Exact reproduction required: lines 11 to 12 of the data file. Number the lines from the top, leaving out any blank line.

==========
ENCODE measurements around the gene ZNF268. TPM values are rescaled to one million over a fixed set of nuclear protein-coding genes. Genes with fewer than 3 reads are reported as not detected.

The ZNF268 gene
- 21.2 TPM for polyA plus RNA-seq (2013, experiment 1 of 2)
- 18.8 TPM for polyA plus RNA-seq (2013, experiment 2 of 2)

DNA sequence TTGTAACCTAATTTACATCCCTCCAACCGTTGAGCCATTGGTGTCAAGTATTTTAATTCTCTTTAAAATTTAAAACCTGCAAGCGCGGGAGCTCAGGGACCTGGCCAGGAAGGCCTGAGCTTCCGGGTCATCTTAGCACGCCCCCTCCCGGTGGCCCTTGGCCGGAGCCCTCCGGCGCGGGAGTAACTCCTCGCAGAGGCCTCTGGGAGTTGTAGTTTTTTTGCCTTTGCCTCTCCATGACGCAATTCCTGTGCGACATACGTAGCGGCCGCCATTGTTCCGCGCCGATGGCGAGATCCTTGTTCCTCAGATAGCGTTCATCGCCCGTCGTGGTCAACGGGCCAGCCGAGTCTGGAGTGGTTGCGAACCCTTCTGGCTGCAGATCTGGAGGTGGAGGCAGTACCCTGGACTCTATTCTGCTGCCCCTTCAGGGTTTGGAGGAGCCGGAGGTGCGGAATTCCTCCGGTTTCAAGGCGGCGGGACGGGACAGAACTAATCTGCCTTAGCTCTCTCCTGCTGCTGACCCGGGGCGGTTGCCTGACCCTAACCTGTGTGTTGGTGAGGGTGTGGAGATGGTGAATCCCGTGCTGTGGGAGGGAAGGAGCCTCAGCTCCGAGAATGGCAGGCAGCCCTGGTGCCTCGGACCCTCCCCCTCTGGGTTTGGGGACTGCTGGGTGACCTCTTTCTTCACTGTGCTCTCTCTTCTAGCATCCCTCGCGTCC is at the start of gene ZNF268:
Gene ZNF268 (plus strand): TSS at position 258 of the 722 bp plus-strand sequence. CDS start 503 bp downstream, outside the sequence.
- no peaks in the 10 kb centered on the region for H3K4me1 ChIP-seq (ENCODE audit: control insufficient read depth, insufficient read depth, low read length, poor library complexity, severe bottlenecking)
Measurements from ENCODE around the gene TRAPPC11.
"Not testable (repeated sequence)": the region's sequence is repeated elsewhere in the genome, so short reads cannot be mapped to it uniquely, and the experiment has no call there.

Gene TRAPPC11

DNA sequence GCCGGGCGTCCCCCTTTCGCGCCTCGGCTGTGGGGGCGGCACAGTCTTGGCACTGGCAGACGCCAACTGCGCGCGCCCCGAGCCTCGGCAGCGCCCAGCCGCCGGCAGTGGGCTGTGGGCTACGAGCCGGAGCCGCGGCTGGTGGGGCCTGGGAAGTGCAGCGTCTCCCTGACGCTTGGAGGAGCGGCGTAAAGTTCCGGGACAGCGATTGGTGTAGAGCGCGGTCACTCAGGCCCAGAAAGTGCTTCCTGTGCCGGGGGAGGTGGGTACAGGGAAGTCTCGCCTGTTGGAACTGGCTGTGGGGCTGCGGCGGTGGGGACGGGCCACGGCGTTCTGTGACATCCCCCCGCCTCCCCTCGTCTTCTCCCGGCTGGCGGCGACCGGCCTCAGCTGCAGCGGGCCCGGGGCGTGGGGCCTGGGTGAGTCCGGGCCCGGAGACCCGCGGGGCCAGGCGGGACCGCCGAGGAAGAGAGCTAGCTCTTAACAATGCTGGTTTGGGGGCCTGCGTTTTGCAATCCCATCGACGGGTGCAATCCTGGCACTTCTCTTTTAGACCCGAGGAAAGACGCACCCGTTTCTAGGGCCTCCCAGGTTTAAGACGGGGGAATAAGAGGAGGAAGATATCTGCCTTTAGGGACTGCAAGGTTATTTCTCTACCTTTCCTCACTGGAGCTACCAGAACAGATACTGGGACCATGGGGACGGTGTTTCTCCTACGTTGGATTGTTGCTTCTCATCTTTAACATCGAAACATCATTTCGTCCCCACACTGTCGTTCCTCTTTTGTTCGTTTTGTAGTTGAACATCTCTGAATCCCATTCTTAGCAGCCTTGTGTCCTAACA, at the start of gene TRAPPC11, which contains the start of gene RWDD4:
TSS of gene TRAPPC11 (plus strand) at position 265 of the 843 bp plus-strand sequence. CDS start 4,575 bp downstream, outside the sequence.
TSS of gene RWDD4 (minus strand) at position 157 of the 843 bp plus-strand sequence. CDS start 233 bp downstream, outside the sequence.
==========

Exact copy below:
DNA sequence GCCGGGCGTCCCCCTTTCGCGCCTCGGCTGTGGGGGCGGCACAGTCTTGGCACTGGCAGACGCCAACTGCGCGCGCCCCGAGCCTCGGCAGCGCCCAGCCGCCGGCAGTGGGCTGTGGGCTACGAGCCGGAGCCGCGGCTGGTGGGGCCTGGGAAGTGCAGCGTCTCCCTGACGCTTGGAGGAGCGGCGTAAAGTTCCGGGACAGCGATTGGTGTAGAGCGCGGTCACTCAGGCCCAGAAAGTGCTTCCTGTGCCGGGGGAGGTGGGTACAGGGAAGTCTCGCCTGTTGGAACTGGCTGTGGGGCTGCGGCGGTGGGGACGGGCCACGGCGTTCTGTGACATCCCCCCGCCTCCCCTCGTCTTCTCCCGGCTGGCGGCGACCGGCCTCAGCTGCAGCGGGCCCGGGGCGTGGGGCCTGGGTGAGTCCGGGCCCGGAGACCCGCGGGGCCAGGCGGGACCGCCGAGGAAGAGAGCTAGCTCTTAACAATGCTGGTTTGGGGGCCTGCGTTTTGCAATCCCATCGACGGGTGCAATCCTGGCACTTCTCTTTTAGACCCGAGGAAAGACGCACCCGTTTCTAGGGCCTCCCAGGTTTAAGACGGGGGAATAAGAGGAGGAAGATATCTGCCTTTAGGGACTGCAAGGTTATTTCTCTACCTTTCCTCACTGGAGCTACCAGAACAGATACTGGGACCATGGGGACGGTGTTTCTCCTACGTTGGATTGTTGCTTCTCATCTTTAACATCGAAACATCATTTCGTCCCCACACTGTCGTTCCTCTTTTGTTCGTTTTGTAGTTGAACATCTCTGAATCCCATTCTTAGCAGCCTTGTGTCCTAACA, at the start of gene TRAPPC11, which contains the start of gene RWDD4:
TSS of gene TRAPPC11 (plus strand) at position 265 of the 843 bp plus-strand sequence. CDS start 4,575 bp downstream, outside the sequence.